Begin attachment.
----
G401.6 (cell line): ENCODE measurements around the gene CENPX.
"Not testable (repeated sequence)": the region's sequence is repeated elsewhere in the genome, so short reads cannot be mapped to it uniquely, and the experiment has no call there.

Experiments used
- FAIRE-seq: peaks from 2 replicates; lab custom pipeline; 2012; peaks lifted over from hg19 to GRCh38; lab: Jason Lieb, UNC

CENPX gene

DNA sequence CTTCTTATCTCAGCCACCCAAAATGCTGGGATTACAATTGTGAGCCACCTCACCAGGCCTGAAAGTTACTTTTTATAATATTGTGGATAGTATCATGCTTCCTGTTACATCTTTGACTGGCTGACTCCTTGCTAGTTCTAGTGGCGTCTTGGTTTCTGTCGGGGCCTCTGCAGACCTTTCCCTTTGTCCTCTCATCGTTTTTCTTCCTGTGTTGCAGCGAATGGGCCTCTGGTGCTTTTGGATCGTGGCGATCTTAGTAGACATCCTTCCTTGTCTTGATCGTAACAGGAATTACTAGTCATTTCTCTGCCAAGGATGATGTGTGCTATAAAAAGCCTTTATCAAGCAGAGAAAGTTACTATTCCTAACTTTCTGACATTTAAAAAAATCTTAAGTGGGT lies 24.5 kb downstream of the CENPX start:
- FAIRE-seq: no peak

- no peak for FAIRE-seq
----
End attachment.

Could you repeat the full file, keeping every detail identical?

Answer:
G401.6 (cell line): ENCODE measurements around the gene CENPX.
"Not testable (repeated sequence)": the region's sequence is repeated elsewhere in the genome, so short reads cannot be mapped to it uniquely, and the experiment has no call there.

Experiments used
- FAIRE-seq: peaks from 2 replicates; lab custom pipeline; 2012; peaks lifted over from hg19 to GRCh38; lab: Jason Lieb, UNC

CENPX gene

DNA sequence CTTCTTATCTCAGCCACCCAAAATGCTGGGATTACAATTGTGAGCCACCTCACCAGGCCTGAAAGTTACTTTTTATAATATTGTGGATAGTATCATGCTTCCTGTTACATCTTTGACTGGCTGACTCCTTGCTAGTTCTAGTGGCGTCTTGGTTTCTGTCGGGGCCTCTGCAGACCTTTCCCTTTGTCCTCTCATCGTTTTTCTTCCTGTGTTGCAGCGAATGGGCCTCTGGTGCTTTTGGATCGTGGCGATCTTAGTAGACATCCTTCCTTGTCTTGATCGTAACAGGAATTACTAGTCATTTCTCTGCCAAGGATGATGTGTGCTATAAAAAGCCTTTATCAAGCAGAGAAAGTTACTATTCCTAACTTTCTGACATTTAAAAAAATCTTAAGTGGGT lies 24.5 kb downstream of the CENPX start:
- FAIRE-seq: no peak

- no peak for FAIRE-seq